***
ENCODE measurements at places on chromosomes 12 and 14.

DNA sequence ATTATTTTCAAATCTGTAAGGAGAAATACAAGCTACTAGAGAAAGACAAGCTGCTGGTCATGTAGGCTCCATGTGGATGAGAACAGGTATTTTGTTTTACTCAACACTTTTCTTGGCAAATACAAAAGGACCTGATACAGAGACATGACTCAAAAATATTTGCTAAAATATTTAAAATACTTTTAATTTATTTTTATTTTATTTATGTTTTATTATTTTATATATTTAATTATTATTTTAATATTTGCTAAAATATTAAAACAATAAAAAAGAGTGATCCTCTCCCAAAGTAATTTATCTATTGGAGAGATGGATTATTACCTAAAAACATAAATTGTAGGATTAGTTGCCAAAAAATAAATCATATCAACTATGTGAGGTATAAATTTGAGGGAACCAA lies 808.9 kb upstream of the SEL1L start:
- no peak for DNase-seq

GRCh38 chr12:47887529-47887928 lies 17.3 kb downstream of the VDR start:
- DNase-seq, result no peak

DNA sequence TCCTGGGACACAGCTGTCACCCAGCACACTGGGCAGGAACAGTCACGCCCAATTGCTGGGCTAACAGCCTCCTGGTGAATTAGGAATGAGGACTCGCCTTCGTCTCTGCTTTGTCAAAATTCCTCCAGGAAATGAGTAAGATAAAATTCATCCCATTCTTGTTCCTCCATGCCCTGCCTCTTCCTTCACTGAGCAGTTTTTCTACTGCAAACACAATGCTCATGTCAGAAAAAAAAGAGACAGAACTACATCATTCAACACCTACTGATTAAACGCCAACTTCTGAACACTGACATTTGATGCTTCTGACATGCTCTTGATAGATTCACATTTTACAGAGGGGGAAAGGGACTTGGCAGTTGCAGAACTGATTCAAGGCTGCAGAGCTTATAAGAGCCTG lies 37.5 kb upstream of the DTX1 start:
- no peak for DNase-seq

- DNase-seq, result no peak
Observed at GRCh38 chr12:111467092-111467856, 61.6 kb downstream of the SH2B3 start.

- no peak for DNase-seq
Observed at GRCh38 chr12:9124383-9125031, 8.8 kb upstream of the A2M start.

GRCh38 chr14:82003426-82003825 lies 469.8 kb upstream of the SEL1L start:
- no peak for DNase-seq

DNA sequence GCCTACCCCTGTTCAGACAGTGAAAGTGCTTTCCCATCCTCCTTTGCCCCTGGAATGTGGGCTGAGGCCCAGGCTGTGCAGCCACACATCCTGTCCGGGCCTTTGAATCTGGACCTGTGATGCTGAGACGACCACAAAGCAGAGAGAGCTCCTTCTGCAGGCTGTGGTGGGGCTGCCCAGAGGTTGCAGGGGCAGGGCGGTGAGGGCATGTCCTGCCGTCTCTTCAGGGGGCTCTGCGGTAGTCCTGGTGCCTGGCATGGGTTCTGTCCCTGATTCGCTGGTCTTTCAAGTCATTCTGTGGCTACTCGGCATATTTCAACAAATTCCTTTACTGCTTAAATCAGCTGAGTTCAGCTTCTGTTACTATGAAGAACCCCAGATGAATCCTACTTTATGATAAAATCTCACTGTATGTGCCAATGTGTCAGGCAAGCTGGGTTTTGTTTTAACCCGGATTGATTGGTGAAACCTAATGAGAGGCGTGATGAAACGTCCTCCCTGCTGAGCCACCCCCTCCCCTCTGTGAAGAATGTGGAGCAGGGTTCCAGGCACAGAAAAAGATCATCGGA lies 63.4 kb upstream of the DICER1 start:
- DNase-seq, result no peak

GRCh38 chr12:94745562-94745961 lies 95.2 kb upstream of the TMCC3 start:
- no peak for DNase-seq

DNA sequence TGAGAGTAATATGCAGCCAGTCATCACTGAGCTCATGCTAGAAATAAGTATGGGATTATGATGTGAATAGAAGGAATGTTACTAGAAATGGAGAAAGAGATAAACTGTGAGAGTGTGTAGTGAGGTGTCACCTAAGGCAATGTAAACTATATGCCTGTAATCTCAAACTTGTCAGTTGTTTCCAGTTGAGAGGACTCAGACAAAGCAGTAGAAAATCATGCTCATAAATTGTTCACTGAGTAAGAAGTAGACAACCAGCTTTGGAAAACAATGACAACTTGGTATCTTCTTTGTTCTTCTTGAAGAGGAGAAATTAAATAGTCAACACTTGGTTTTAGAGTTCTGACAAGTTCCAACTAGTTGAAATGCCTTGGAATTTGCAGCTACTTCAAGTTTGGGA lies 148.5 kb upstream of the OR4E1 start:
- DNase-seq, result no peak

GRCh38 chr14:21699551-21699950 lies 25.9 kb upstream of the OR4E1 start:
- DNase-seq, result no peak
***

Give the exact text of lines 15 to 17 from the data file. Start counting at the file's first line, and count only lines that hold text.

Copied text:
- DNase-seq, result no peak

GRCh38 chr12:94745562-94745961 lies 95.2 kb upstream of the TMCC3 start:
- no peak for DNase-seq